In 2003 the GMEC and the Neurosurgery RRC granted out request for a 10% exception to 80 hours of duty each week for neurosurgery residents averaged over 4 weeks. Our rationale was as follows:
By calculation of work hours for residents the 80 hour week means that a individual resident on the clinical services will lose one day each week of education and 88 hours will largely avoid this. Our neurosurgical operative procedures average >4 hours which is longer than any other specialty. Additionally, many core disorders such as cerebrovascular, spinal, trauma , and tumors present at odd hour and require urgent treatment which is often surgical. Follow-up care is essential in this education process, hence we have our own 12 and soon to be 14 bed NICU on 6-2 which is staffed by neurosurgery. Additionally, neurosurgical education requires the expected patient care and communication, consultative, outpatient training, conferences, and elective rotations, egs. interventional neuroradiology, neuro-ophthalmology, specialty neurology.
Residents usually arrive at 5:30 – 6:00 a.m. to round on weekdays. At 7:30 most go to the OR and will be there until 4:00 to 6:00 p.m. Two or 3 evenings during the week one or more rooms will run until late in the evening with particularly lengthy or emergency cases. Residents who do not go to the OR will manage the NICU, round with attendings, see consults, manage floor patients, and go to clinic. On Wednesday a.m. from 7:30 until noon there are a series of teaching conferences which all residents attend unless there is an emergency. Almost each afternoon there is a specialty conference or seminar. Overnight there are emergency operative cases about 50% of the time and several emergency admission and consult every night. On weekends there are usually several operative cases. Residents take call at a 3 to 4 nightly interval.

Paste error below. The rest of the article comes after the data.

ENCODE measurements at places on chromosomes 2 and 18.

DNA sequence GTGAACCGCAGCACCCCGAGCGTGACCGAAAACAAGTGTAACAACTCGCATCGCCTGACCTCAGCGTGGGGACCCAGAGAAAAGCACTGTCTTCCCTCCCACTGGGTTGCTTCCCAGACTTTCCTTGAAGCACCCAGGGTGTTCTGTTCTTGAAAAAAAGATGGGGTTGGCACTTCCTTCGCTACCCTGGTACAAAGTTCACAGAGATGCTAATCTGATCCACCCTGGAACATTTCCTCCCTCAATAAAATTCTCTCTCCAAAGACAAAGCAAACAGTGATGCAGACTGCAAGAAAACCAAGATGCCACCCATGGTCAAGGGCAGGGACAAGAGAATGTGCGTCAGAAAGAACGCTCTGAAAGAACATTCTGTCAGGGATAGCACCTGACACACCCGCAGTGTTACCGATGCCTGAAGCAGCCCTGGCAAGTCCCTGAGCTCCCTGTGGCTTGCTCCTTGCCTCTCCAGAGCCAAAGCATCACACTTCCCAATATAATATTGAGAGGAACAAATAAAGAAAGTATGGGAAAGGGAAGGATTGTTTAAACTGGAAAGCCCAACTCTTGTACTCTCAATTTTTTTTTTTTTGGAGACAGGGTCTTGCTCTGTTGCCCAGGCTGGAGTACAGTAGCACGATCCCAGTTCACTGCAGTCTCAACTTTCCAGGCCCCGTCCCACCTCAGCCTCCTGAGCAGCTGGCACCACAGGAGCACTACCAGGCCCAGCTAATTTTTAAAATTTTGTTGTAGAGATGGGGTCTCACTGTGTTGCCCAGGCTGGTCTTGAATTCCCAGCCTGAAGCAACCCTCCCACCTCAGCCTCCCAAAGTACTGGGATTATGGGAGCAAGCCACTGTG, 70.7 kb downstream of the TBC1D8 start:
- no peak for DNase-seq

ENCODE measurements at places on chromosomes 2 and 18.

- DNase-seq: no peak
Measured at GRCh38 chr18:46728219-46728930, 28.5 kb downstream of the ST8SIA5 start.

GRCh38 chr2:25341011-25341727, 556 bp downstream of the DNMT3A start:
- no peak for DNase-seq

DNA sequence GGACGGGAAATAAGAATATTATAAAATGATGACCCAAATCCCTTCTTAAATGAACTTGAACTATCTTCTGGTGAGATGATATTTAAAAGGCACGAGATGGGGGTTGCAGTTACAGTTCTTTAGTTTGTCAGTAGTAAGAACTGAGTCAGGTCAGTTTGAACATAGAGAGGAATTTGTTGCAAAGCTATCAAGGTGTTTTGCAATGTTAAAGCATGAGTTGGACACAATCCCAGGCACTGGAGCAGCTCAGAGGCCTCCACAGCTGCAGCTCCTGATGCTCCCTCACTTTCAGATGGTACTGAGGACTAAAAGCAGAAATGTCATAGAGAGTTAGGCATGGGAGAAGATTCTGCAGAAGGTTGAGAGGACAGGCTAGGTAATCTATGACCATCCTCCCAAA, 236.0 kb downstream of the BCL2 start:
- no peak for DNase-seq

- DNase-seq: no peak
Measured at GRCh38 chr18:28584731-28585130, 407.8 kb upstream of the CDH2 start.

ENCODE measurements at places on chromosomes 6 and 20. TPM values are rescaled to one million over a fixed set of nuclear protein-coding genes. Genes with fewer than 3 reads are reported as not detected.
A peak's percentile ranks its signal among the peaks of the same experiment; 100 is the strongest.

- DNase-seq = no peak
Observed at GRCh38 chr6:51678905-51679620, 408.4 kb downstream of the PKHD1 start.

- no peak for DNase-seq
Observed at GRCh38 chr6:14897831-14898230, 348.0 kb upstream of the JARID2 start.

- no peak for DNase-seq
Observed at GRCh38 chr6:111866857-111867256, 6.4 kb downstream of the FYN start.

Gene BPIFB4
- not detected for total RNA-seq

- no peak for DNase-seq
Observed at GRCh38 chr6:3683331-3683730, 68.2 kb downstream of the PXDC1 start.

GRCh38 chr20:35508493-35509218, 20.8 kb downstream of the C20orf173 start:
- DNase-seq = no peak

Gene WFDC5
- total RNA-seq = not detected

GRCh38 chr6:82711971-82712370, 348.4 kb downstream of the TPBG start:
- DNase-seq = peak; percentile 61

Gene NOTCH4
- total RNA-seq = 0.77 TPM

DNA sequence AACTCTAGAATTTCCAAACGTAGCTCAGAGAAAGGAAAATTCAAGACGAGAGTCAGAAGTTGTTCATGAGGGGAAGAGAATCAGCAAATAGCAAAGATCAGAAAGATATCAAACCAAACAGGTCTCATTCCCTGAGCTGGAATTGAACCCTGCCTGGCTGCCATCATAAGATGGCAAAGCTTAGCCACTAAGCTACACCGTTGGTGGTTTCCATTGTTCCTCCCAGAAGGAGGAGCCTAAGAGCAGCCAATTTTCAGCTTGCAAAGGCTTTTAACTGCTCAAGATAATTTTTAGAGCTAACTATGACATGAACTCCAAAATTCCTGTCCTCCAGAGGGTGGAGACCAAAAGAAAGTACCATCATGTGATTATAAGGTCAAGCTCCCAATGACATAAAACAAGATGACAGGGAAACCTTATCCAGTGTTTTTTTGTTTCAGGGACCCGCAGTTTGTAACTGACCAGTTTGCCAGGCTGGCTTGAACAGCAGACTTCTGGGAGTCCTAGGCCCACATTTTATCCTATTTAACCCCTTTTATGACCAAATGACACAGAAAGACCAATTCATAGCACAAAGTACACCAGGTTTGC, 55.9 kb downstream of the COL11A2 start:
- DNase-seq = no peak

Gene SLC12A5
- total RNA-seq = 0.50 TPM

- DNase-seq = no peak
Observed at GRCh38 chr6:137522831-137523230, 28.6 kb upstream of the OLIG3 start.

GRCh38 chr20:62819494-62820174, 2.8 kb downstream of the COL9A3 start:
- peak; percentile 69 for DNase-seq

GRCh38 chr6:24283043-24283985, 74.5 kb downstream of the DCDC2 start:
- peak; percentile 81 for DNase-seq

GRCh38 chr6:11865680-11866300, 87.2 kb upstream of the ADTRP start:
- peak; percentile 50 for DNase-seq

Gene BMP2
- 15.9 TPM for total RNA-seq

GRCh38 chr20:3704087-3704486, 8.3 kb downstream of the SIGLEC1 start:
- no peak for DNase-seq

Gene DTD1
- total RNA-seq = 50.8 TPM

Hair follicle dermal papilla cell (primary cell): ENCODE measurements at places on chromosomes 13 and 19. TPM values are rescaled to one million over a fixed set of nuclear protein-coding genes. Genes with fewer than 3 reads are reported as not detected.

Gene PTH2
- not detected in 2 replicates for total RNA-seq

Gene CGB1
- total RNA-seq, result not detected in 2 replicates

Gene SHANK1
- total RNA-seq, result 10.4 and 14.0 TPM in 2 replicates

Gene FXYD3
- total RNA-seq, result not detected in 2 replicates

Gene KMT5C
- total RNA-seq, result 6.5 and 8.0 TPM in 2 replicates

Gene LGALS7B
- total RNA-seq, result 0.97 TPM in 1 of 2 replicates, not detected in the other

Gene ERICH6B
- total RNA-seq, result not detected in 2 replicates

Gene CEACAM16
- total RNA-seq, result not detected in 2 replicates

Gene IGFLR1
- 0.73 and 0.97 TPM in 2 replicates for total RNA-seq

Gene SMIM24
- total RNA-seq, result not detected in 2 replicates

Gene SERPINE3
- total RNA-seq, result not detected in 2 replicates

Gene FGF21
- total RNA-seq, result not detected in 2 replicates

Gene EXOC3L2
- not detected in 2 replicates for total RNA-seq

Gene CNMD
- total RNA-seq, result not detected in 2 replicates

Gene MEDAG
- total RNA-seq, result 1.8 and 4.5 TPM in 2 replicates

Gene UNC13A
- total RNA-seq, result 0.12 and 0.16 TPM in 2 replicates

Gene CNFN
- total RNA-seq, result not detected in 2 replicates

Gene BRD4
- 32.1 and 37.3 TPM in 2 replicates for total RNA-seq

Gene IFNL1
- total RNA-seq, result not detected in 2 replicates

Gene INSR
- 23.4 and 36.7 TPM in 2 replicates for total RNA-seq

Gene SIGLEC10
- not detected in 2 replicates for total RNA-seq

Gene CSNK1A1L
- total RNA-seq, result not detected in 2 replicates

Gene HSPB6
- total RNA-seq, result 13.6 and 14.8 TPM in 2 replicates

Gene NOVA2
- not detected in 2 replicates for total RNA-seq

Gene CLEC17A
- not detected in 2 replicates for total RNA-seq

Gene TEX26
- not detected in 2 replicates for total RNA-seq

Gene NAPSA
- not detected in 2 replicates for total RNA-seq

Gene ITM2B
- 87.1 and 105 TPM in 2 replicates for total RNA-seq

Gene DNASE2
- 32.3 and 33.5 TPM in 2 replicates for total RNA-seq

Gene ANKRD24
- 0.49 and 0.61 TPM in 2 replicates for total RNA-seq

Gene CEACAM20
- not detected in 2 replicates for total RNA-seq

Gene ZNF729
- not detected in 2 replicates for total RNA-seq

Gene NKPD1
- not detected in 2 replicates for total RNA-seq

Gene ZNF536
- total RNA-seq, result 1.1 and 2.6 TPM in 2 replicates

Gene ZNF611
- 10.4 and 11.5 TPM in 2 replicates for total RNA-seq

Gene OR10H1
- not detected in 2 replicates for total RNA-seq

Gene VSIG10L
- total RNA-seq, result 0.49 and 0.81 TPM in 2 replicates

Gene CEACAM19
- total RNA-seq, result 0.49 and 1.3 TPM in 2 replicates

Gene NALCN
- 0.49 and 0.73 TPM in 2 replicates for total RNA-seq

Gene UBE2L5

Our options to meet duty hour restrictions for neurosurgical education at Yale are to require residents on the clinical service to stop operating in the midst of core procedures, transfer care abruptly in a critically ill, unstable patient, skip clinic, or conferences since they will be required to miss most of a day each week or leave early on multiple days or provide the Program with an exception. Neurosurgery residents and attendings work closely together at all level of the service to provide outstanding neurosurgical education as noted by the RRC last year. The Department is unwilling to compromise either this excellence in education or in patient care.
The monitoring program for fatigue consists of an education program sponsored by the GMEC for attendings and residents, daily contact between the on-call attending and all residents with direct inquiry as to fatigue, and an awareness program where attendings, residents, P.A.s and nursing report such to the chief resident and the Program Director. In the case of fatigue the resident is sent home or if fatigue were extreme transportation is provided or he or she is asked to rest in the call rooms. Similar programs are also employed to monitor stress.